We live in a world where all lives are interconnected. To state the case baldly, vast numbers of children are starving partly because we cannot contemplate a reduction in our effortlessly luxurious and wasteful lifestyles. And we and they are linked by the interest on a loan.
"Usury today is a dead issue." Thus wrote John Noonan, in his learned history of medieval views on usury, published in 1957. It is a sad irony that the thinkers he described were better prophets than he. Pope Innocent IV argued that usury led to famine: if the rich can charge to lend money at interest, they stop investing in land; farmers can no longer afford the animals and tools they need; so the poor go hungry. And that is not far from what has been happening, on a global scale, in the late 20th century.
Another favourite medieval argument was that money is not like an apple tree: it does not bear fruit. Therefore it is worth the same when you return it after a year. Why should you pay for borrowing it? It is nearly impossible for us to think back behind the centuries of modern commerce, which have depended on the fiction than money breeds money. Money grows of its own accord, so we believe. But the medievals were right. Our money does not magically expand when we leave it in the bank. If we get richer, it is because someone else in the world, often someone poorer and hungrier, is working to make our money make money for us. There was much wisdom in the medieval fear of charging for loans.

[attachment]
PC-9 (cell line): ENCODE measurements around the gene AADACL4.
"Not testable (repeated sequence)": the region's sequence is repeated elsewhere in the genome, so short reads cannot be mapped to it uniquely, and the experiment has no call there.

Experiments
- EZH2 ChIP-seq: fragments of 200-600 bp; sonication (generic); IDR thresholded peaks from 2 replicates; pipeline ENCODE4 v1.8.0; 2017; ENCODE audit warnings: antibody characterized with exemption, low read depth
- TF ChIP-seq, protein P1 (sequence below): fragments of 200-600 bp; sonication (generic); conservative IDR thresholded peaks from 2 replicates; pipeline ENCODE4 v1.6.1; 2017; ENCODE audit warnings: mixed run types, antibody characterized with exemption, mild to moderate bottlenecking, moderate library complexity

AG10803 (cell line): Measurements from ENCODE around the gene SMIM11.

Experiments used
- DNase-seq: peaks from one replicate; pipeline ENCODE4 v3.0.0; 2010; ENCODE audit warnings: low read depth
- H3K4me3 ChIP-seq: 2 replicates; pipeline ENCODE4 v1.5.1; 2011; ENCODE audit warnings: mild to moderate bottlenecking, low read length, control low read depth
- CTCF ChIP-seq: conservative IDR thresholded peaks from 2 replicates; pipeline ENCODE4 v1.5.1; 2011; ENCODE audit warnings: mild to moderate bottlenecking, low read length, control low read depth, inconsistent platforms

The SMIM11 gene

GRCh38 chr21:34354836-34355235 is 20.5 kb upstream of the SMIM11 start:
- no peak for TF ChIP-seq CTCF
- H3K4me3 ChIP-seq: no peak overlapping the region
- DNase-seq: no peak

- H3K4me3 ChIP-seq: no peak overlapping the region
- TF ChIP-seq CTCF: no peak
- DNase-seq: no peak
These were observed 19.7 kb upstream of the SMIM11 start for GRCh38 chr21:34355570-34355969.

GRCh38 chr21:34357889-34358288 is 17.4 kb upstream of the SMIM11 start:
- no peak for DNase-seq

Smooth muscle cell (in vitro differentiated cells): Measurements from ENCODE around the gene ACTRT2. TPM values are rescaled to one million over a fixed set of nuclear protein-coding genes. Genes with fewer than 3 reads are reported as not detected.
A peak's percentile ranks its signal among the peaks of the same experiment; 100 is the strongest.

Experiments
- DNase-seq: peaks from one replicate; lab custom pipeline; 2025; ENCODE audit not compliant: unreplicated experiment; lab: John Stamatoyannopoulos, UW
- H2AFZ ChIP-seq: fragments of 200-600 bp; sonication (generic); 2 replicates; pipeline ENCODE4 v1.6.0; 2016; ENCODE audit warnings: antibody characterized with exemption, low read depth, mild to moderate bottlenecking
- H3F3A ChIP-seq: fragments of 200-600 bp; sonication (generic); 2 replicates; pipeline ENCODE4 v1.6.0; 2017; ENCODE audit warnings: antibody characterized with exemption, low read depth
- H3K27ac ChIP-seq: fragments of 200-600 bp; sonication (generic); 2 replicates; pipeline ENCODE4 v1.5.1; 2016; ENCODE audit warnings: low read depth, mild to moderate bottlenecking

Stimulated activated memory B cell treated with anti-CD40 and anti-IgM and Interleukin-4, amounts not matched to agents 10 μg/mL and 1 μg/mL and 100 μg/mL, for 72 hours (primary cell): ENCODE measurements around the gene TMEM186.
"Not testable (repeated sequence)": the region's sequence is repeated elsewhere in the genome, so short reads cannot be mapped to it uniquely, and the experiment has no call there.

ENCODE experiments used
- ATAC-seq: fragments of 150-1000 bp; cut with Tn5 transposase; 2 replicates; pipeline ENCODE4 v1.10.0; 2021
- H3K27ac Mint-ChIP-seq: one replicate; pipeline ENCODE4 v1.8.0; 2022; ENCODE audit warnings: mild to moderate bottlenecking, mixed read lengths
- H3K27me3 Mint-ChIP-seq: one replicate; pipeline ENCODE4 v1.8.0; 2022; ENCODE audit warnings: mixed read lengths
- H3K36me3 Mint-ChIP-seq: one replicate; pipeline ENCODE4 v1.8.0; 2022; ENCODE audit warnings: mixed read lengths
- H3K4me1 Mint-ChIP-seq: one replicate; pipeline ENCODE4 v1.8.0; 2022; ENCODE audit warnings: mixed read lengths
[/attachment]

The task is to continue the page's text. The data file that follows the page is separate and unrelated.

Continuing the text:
Gradually, as the economy grew more complex and more international the theologians were persuaded to follow where the merchants led. The concept of "interest" was invented. It seemed reasonable to be compensated for what you lost by not being able to use the money you had loaned. Usury was thus redefined; but it was not defined out of existence. The laxest moralist still recognised that loans at exorbitant rates were unjust; and that loaning at interest to the needy was an offence against Christian love.
The problem is that our own imaginations are enslaved, and not to God. From the dreaming spires of Oxford to the Scouser's Kop, we see everything in terms of cash. The desire for money, unlike hunger and thirst, has no natural limit. The more we have, the more we want. How can we free ourselves from this vicious spiral?
The Christian answer is that God breaks the chains. Long before Adam Smith, the word "economy" referred to God's work in the world, the dealings of a God who gives and forgives. Because God had given freely to His people Israel, they were to give with generosity to the poor and stranger. A striking sign of this economy of gift and forgiveness was the jubilee year, to be celebrated every half-century, when those who had been dispossessed were given back their land.
The New Testament brings these themes to a climax. The Son of God himself gives his life for our forgiveness and reconciliation. As he hangs dying on the cross he prays, "Father, forgive them for they know not what they do." And he teaches his disciples to pray daily for the breaking of the chains of debt and unforgiveness: "Forgive us our debts, as we also have forgiven our debtors." We are not bargaining with God here: "We'll forgive them if you forgive us." No - it is God who has already taken the costly initiative. Our imaginations can be freed from the stranglehold of profit- seeking only when we acknowledge what we ourselves have been given and forgiven.
There are 900 days to go to the millennium. The group Jubilee 2000 is campaigning to celebrate with a true jubilee: to liberate the desperately poor from the burden of international debt. You can keep your Millennium Dome. Jubilee 2000 has a proposal that is truly imaginative and exciting.
Jubilee 2000, PO Box 100, London SE1 7RTReuse content